22. Having local managers make hiring decisions in hospitals these days is a good way to ensure corruption, favoritism, unqualified staff, and lots of law suits.

    Leaving hiring of anestesiologists to a local hospital is just a sure way to ensure no qualified anestesiologists. Local people usually won’t know any anestesiologists, doesn’t attend their conferances, doesn’t know the people within the industry, doesn’t know the game rules around the job, etc.

    As some one told me a long, long time ago, the person most likely to kill you in an O.R. is the anestesiologist.

    At one time, when I was young, local hospitals in B.C. had board of directors who determined a lot of things. One was: you guessed it, deciding whether the hopital would perform abortions. Hospital AGMs became battle grounds and the province took over the running of Vancouver General Hospital. Our local hospital usually had two slates running, pro choice and anti choice. Didn’t matter what they knew about medicine, running a hospiital, fund raising, etc.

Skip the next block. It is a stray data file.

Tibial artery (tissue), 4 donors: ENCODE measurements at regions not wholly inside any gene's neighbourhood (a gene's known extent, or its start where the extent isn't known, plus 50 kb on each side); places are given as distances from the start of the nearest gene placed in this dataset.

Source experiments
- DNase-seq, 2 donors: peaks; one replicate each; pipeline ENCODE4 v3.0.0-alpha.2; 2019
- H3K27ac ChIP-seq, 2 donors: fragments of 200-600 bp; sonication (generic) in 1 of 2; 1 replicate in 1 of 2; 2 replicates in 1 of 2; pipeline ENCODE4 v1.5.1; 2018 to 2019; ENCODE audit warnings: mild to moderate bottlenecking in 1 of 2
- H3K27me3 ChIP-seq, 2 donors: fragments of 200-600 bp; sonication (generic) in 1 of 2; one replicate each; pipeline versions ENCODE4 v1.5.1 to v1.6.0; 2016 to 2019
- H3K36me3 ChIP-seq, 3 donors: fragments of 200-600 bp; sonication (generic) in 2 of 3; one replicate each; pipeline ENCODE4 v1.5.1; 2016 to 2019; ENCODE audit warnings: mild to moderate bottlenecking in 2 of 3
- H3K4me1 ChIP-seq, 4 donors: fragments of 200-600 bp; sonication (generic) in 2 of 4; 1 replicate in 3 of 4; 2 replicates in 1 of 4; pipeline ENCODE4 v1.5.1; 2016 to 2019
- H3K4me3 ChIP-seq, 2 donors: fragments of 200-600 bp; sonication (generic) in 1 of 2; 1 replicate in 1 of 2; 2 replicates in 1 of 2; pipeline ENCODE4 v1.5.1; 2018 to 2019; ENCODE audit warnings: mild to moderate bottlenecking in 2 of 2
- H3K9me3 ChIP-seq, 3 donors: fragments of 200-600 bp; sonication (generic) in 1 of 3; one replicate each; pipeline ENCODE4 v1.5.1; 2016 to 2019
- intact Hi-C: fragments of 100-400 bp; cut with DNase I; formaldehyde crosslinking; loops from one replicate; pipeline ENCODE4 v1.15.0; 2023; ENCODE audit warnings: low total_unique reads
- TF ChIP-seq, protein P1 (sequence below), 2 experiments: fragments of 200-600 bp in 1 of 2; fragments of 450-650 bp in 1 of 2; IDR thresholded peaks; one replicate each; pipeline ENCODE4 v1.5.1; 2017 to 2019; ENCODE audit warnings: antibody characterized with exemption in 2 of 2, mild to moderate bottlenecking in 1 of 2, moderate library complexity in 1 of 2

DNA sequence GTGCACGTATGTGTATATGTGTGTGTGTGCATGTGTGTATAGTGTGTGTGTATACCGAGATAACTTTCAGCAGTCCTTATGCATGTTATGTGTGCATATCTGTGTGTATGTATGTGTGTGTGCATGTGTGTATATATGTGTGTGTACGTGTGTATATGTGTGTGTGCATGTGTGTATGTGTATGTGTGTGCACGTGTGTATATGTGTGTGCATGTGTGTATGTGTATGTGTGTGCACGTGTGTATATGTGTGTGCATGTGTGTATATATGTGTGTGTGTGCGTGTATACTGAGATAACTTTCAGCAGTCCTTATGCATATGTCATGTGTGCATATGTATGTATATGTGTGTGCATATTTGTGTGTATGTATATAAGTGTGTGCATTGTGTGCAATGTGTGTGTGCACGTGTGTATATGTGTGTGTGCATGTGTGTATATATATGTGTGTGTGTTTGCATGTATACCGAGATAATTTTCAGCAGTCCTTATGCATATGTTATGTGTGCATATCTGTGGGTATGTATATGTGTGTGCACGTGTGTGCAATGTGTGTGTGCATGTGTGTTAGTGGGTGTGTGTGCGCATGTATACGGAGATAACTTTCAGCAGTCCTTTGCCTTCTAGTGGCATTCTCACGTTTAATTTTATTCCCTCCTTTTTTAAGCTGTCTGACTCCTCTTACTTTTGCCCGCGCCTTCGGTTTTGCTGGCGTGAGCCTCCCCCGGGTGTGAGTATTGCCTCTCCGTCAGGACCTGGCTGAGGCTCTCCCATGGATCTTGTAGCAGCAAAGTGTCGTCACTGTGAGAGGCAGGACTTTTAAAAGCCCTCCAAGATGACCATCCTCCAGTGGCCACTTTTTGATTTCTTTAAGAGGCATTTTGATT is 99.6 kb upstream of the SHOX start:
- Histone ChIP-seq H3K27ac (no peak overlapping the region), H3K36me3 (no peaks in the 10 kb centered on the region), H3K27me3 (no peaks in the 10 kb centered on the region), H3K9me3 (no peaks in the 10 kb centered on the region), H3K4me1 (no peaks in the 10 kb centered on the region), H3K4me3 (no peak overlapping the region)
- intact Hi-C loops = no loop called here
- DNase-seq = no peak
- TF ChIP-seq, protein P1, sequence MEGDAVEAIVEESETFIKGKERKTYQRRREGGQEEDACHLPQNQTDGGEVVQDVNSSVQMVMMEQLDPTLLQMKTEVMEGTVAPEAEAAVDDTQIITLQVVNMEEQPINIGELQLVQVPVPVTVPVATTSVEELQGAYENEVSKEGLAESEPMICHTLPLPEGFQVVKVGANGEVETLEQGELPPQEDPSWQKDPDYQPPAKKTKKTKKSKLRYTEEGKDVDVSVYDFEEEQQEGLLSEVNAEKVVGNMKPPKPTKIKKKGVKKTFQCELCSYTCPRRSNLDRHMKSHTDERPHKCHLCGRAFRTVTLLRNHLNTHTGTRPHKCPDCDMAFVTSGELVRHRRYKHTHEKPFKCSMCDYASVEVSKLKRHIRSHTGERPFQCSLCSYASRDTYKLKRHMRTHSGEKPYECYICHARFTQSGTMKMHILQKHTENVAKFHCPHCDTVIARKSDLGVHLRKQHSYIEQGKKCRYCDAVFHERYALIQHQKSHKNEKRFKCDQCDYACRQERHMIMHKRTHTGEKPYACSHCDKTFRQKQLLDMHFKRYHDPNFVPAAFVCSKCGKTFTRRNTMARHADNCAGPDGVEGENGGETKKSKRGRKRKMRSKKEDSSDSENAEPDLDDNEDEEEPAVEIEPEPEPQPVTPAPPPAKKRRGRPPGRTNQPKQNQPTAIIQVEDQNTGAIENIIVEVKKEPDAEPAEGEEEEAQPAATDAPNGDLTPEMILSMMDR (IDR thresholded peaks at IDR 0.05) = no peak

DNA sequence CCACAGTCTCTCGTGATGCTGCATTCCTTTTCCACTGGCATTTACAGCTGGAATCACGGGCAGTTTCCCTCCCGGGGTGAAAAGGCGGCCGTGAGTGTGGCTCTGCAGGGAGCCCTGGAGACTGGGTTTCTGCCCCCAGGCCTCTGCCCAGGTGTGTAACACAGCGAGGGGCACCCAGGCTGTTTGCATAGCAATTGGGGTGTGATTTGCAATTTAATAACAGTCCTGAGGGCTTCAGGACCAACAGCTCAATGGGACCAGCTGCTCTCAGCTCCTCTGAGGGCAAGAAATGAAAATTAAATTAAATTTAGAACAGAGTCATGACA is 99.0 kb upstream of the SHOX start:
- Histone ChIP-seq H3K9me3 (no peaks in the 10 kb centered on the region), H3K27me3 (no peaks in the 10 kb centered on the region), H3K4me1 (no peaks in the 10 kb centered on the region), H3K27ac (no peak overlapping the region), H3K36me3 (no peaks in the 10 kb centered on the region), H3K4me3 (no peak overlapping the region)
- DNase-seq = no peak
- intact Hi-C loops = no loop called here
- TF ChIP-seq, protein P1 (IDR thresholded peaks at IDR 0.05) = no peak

One parental units “job” was to go to all AGMs. and vote “choice”. Hiring medical staff for a small hospital can not adequitely done locally. The jobs people are being hired for are too complex for a lay person to deal with.

    I’m sure Smith her statement will create some buzz in communities. locals who aspire to hire will be lining up.

  23. In the end, the expansion of AHS management, supposedly to better manage resources, will be nothing more than another boondoggle designed to reward a lot of failed UCP candidates and MLAs.

    Kenny did the same thing in the aftermath of the 2019 election, so why not do it again?

  24. So we aren’t hiring more medical professionals, we’re hiring “managers”, whose only qualification (presumably) is their support for the UCP. Whatever happened to cutting “red tape” or reducing “bureaucracy”???

    Pork-barrel politics at its finest. !!!

  25. I politely asked my surgeon if he minded me administering my own anesthetic. He said, “Sure. Knock yourself out.”